Another thing to also remember is that since there exists a large energy store across your power rails (the capacitors), the system might take a while to discharge (after being powered off). In other words, your Pi will probably run for another 30 seconds (depending on how much capacitance you add) or so after you disconnect your main battery.

Finally, always try to add capacitors that's rated at at least twice your operating voltage (for instance, if you have 6V batteries try to get 16V caps). Motors that reverses their direction very quickly may induce sufficiently large voltage spikes back into your system, and cause your caps to explode (hopefully your motor driver has sufficient clamping diodes).

I would say a single 1000 uF electrolytic cap would be more than enough decoupling. If your Pi continues to brown-out, I guess the more appropriate cause would be your batteries not being able to supply the required current. Remember, the reason you Pi is restarting (or browning out) is due to the supply voltage dipping because the batteries are unable to supply the current the motors require. Adding capacitors will help with surges in currents (such as motors accelerating), but obviously won't solve long term high current draw.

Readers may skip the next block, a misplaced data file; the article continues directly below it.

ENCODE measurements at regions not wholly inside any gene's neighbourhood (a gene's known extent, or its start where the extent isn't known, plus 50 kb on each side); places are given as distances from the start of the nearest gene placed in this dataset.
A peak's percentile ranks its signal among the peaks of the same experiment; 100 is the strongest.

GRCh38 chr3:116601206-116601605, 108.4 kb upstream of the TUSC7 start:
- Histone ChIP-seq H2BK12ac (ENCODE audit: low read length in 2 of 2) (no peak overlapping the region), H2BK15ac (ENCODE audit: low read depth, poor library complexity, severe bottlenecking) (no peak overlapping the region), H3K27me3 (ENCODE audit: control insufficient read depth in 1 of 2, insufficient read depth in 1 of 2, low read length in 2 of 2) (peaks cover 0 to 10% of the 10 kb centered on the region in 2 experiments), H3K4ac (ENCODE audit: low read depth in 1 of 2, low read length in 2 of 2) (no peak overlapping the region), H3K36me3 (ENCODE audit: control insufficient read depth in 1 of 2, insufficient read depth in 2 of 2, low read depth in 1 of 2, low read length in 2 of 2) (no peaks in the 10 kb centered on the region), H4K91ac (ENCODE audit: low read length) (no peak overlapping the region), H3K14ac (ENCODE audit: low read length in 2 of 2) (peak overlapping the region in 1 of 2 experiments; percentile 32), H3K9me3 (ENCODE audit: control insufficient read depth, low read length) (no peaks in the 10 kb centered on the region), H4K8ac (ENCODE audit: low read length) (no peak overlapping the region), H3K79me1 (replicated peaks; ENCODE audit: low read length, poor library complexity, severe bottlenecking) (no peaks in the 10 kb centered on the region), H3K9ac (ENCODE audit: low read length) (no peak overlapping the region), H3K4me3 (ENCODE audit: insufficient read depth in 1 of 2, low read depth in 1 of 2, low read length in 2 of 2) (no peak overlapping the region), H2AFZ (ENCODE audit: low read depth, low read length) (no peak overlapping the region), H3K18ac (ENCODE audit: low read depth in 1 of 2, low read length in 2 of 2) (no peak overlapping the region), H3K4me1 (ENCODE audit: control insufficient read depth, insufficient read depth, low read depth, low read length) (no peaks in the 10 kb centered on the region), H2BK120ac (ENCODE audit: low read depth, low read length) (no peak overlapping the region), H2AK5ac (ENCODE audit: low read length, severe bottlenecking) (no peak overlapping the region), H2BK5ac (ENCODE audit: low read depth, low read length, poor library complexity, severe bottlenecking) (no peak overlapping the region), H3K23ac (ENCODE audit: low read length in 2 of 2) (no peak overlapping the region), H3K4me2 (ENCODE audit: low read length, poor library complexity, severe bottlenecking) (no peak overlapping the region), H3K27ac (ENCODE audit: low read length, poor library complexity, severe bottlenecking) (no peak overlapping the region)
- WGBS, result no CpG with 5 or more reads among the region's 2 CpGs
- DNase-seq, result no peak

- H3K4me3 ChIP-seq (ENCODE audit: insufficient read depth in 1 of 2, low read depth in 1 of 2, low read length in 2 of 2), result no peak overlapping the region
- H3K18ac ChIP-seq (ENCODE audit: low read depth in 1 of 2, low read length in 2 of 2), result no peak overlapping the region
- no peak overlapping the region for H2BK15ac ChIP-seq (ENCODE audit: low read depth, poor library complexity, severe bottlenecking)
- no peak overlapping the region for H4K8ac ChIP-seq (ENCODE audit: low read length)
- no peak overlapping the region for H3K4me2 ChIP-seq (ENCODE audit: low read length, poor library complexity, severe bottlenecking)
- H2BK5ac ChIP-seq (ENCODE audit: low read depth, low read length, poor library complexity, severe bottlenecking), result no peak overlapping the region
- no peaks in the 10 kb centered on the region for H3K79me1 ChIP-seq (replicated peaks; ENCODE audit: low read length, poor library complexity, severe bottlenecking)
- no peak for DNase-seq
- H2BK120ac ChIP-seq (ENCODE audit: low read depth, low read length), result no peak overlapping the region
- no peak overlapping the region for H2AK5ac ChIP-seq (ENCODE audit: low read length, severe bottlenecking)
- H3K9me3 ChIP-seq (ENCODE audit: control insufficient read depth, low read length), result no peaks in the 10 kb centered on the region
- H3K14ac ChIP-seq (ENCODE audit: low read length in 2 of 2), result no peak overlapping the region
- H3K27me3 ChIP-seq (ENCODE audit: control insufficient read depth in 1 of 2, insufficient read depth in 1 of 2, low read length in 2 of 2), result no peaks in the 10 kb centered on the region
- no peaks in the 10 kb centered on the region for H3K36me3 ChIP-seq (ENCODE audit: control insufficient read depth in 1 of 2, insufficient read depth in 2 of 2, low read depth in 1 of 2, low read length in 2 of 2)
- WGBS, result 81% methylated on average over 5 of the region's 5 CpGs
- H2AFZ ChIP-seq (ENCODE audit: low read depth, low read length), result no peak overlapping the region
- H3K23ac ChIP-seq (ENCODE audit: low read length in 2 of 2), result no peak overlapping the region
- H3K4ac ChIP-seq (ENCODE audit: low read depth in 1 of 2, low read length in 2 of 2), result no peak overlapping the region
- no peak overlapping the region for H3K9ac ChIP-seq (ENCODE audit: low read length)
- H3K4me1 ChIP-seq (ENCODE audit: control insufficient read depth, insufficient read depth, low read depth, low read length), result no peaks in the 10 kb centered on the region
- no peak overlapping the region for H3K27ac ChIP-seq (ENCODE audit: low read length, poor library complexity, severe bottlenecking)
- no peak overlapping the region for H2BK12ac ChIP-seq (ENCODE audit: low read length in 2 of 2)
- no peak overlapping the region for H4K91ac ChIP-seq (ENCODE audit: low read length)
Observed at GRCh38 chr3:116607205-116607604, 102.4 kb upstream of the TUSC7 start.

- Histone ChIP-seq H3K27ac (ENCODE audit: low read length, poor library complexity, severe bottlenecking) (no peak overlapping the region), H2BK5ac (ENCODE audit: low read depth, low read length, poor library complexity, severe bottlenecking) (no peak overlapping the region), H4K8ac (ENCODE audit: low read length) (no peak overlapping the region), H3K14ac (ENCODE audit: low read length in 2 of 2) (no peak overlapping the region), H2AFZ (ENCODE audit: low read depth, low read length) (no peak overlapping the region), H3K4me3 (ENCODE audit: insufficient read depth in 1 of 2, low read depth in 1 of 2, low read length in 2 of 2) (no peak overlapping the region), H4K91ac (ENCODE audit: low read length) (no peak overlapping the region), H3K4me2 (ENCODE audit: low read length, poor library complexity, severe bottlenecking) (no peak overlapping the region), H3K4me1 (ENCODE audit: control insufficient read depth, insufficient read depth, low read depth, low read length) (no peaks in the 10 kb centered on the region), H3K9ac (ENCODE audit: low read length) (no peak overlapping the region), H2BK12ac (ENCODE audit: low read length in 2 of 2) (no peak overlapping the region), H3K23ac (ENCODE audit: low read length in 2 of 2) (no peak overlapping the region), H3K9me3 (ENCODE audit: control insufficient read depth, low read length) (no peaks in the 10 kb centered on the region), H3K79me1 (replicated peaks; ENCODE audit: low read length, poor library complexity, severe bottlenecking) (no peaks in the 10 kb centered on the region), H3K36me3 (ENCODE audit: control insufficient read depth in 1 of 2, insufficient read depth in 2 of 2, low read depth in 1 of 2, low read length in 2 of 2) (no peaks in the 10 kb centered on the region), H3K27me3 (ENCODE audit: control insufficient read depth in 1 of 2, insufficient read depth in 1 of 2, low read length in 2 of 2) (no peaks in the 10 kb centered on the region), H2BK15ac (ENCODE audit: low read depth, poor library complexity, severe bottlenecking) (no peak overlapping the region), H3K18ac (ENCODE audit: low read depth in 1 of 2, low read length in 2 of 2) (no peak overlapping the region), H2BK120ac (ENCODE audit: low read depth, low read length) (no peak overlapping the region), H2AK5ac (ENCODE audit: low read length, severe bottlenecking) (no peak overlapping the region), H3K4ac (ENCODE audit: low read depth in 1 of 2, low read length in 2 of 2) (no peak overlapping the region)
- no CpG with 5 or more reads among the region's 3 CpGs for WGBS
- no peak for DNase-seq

• $\begingroup$ Hey thanks! Would a 1000uF 50V capacitor be good? I know you said get a double but I assume getting double or more is OK, and if so would the charge not stack up till it reaches 50V and wouldnt that then discharge at 50V or would it stick to 6V given the source is only 6V. $\endgroup$ – HAL9000 Nov 15 '13 at 14:36
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    $\begingroup$ Sure, the larger the voltage rating the better. The voltage rating would have an effect on the physical dimensions of the cap, the larger the voltage rating the larger the cap. The capacitor voltage rating indicates up to what voltage the capacitor can safely be operated, not to what voltage the capacitor will be charged (that is dependent on your input voltage). In other words, if your supply voltage is nominally 6V, the capacitor will not charge up beyond 6V (ie, not to its rated voltage). $\endgroup$ – EDDY74 Nov 15 '13 at 21:40